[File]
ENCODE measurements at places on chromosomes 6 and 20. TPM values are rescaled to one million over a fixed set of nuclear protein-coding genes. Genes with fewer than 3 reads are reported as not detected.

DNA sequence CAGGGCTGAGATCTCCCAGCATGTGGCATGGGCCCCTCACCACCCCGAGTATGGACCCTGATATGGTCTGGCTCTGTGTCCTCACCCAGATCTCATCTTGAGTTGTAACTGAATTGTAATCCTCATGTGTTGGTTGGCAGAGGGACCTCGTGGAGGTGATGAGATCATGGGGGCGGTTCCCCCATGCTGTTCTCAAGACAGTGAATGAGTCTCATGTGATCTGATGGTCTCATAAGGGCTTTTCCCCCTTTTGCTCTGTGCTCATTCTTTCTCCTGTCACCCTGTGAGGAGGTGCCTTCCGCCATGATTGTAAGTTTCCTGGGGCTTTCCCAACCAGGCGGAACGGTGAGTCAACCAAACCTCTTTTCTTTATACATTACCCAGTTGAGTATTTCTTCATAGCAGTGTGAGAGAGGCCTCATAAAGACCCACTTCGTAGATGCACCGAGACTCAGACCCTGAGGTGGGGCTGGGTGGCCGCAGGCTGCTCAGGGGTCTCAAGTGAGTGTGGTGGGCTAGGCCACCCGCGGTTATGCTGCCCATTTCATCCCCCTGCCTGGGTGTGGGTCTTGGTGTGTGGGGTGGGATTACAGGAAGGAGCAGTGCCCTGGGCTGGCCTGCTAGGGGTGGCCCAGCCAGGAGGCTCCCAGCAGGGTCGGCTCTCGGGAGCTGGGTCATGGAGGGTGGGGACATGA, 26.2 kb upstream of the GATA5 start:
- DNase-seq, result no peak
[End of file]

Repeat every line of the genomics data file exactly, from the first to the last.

ENCODE measurements at places on chromosomes 6 and 20. TPM values are rescaled to one million over a fixed set of nuclear protein-coding genes. Genes with fewer than 3 reads are reported as not detected.

DNA sequence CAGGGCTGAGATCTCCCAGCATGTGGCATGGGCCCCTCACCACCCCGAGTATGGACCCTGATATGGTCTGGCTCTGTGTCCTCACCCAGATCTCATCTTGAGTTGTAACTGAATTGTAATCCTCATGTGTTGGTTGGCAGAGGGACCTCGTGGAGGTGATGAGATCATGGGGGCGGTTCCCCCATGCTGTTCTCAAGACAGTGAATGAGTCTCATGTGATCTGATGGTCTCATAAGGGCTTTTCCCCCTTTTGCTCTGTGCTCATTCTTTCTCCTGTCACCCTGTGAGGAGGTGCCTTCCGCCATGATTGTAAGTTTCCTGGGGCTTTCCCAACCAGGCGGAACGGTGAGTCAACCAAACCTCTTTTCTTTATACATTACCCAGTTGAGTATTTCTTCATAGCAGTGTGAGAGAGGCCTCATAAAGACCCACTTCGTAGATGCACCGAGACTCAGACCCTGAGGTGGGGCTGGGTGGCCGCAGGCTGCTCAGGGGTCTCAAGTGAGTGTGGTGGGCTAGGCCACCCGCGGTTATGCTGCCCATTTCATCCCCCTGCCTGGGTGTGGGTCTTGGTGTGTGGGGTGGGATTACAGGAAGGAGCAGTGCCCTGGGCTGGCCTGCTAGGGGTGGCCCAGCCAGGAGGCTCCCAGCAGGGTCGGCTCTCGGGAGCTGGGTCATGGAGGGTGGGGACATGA, 26.2 kb upstream of the GATA5 start:
- DNase-seq, result no peak